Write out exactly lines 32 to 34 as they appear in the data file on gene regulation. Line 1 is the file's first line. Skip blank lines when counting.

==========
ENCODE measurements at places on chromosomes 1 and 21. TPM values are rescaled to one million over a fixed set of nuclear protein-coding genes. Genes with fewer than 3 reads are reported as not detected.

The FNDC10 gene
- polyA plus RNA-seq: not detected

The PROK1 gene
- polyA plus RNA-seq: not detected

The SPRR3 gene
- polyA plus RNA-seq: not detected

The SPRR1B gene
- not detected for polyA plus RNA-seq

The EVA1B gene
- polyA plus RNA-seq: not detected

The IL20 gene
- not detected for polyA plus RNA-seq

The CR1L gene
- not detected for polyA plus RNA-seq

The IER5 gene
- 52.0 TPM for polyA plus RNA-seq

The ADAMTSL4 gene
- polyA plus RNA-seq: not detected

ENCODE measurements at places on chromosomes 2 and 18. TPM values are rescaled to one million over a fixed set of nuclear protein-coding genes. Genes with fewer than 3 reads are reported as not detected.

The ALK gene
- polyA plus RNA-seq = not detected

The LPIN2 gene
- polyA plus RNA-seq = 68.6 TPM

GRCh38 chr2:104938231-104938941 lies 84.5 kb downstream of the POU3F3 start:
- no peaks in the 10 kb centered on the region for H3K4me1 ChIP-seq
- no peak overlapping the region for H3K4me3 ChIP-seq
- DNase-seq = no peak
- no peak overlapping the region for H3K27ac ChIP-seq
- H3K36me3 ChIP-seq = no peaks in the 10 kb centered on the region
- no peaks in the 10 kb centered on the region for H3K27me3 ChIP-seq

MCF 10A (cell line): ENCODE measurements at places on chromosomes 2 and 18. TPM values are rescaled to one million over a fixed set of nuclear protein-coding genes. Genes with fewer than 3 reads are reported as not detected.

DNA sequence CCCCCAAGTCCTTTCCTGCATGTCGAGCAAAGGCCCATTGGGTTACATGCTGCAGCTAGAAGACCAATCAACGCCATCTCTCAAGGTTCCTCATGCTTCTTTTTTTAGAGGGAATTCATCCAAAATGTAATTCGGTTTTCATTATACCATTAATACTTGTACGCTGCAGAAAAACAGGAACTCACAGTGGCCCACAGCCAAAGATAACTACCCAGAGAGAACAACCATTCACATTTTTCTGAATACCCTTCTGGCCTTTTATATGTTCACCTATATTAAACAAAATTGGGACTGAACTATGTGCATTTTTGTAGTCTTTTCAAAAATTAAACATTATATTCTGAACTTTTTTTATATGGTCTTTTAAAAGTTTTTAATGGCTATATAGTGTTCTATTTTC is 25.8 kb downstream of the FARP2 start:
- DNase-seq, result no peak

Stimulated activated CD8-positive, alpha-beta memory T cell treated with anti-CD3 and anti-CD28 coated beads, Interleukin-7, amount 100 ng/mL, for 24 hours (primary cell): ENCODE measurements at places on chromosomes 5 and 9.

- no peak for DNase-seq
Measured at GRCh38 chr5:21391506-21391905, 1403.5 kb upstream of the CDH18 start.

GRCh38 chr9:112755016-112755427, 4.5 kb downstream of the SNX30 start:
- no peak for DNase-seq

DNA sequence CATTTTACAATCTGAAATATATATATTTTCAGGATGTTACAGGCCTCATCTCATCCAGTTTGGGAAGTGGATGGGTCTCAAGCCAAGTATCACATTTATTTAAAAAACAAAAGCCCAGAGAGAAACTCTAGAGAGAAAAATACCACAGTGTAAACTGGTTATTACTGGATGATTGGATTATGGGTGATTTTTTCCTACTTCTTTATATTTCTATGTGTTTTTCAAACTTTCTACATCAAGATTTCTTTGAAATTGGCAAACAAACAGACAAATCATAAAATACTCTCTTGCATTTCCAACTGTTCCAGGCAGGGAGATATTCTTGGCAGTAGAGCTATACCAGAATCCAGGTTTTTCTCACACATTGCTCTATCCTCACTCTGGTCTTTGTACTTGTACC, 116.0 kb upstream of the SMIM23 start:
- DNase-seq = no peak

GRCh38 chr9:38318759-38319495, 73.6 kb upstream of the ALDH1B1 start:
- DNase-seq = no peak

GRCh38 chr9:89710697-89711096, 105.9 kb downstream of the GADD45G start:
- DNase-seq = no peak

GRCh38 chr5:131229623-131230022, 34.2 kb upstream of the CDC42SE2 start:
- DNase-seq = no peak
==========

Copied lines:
MCF 10A (cell line): ENCODE measurements at places on chromosomes 2 and 18. TPM values are rescaled to one million over a fixed set of nuclear protein-coding genes. Genes with fewer than 3 reads are reported as not detected.

DNA sequence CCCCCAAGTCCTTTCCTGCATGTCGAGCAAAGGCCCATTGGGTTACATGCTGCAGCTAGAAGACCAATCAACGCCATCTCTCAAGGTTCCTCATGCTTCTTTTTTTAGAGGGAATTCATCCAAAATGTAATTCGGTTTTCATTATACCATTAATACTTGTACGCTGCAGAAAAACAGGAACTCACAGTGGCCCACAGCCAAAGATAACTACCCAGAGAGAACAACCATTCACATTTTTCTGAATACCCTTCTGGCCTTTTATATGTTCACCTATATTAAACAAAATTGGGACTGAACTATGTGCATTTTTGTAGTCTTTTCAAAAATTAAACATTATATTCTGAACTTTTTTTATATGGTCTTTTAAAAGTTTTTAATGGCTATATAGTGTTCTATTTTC is 25.8 kb downstream of the FARP2 start:
- DNase-seq, result no peak